Stand Your Ground Bill Brings Heated Debate

If you ever want to see a passionate debate at the State Capitol, just attend a committee hearing having to do with certain gun laws. Such was the case Monday when Rep. Jeff Magrum’s (R – District 28) “Stand Your Ground Law” — officially known as House Bill 1193 — was heard in the House Judiciary Committee.

This isn’t Magrum’s first go at bringing Stand Your Ground to North Dakota. He made the effort during the 2019 legislative session, but the bill was defeated in the House on a vote of 41-49.

In a sense, Stand Your Ground is a relatively simple change to North Dakota’s existing law in relation to the use of deadly force. Yet, it’s extremely controversial. If passed, it would remove what is known in legal and political circles as the “duty to retreat”.

What this means is that, as the law is currently written, deadly force is not justified if “retreat or other conduct involving minimal interference” is possible. In the case of protecting others, deadly force is not permissible by law without first trying to “cause the other individual to retreat”.

There are exceptions to the duty to retreat provision. Among them are an individual in their home, place of work, or from an occupied motor home or travel trailer.

My biggest problem with duty to retreat is the simple reality that its existence gives aggressors the upper hand. And I just don’t think that’s right.

Think of it. In a moment where someone feels threatened — that their life may be in danger — should they honestly have to think first about running away? That hesitation alone might cost them their life.

Furthermore, what sense does it make that duty to retreat matters in the store’s parking lot, but not in a home or place of work? As if the location of the individual being threatened makes a difference. That’s illogical to me.

I get it that situations regarding deadly force can become messy to investigate and deal with— both figuratively and literally. But I see no sense in giving the upper hand to thugs. And for that reason, I hope that Stand Your Ground passes in North Dakota.

PLEASE LIKE & SHARE!

Sources:

  1. North Dakota Bill Versions: HB 1193 (nd.gov)
  2. North Dakota Bill Actions: HB 1497 (nd.gov)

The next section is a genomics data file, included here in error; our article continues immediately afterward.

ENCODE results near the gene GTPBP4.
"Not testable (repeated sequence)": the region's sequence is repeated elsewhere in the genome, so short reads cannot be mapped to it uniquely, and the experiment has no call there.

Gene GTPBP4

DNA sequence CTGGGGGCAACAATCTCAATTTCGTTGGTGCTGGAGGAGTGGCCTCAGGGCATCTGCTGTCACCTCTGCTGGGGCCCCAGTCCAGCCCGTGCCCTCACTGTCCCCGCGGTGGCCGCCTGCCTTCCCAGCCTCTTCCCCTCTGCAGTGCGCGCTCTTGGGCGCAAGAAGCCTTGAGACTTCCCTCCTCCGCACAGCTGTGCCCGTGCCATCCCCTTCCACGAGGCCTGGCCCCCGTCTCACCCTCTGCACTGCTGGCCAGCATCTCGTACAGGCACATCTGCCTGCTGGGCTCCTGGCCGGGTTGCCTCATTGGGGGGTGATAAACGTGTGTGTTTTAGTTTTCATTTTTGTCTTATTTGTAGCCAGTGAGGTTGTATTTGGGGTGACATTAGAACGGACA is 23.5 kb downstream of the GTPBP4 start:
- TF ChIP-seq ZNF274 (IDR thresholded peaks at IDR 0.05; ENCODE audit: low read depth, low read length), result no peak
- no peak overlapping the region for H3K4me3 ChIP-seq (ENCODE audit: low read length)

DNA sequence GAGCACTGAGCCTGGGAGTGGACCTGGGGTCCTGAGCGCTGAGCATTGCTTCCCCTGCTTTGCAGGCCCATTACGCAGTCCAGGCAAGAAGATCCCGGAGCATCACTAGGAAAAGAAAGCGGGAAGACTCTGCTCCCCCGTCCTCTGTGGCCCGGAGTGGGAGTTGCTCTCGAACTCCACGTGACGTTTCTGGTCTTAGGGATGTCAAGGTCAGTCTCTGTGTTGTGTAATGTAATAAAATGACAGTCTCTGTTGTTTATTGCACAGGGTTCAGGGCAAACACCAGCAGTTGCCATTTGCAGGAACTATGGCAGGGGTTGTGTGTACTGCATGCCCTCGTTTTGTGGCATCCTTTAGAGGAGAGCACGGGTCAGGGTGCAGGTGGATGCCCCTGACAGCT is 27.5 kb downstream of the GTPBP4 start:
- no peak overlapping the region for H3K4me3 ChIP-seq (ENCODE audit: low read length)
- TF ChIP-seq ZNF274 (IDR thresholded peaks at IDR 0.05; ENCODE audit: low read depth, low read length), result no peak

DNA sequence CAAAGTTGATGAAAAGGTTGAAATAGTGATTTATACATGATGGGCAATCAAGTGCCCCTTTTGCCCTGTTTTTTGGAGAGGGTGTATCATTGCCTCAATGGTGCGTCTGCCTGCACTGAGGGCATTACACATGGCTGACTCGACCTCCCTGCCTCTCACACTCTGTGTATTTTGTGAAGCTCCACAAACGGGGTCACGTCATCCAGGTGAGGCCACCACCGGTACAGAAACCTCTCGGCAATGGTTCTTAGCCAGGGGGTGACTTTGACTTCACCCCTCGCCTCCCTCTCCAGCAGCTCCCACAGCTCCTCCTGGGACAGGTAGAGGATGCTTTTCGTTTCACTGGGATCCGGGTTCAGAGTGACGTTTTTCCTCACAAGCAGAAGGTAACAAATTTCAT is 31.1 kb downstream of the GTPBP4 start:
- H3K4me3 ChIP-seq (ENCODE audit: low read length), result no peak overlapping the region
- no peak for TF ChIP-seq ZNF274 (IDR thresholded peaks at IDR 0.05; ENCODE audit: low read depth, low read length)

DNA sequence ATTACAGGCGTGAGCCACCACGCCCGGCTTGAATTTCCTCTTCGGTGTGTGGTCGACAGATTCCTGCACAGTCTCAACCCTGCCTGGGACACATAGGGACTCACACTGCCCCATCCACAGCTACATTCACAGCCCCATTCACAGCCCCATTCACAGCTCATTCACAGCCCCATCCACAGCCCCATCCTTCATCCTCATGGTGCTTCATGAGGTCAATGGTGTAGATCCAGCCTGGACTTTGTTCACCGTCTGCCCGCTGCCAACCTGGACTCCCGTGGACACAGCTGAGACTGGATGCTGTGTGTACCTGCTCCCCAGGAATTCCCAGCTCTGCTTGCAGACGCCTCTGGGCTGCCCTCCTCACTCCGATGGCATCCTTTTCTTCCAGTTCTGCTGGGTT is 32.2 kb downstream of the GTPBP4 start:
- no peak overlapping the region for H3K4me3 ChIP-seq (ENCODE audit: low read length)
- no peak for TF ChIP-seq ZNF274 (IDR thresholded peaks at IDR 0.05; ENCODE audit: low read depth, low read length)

Facebook Comments

Donate to The Minuteman Blog

Your donations are greatly appreciated. Thank You.


  • Bitcoin
  • Ethereum
  • Litecoin
Scan to Donate Bitcoin to 36qWjsnKSfQRUbDDc5XMqwkvaJZQuLBqwR

Donate Bitcoin to this address

Scan the QR code or copy the address below into your wallet to send some Bitcoin

Scan to Donate Ethereum to 0x9966c92Bb9534E919af2524234594ff428D7D161

Donate Ethereum to this address

Scan the QR code or copy the address below into your wallet to send some Ethereum

Scan to Donate Litecoin to MNMSABX9BVxgPj1WZ2Z7kj8bzqzYaFU5FG

Donate Litecoin to this address

Scan the QR code or copy the address below into your wallet to send some Litecoin


About T. Arthur Mason 820 Articles
T. Arthur Mason is a native North Dakotan who has spent nearly all of his life in the Peace Garden State. As the third of four children in Western North Dakota, Mason grew to appreciate family and the outdoors. Some of his fondest memories are annual deer hunts with family and friends. In his early teenage years, faith became a central part of T. Arthur Mason's life. He and the majority of his family attend church together on a weekly basis and find this a fulfilling aspect of their lives. Through the influence of his father, T. Arthur Mason became intrigued with politics. As a boy, he attended political events with his father and enjoyed the friendships that resulted as a byproduct of those political associations. As Mason grew older, he became convinced that the quote often attributed to Thomas Jefferson was true, "That government is best which governs least." Today, T. Arthur Mason enjoys time with his wife and children, an occasional hunt, and an increasingly active life on the political scene. This blog is the fulfillment of a dream to design a web site in the realm of politics and to advocate for the principles of Liberty and constitutionally limited government. On behalf of all those that contribute to The Minuteman, we hope you enjoy your time on the site and will share the message with others.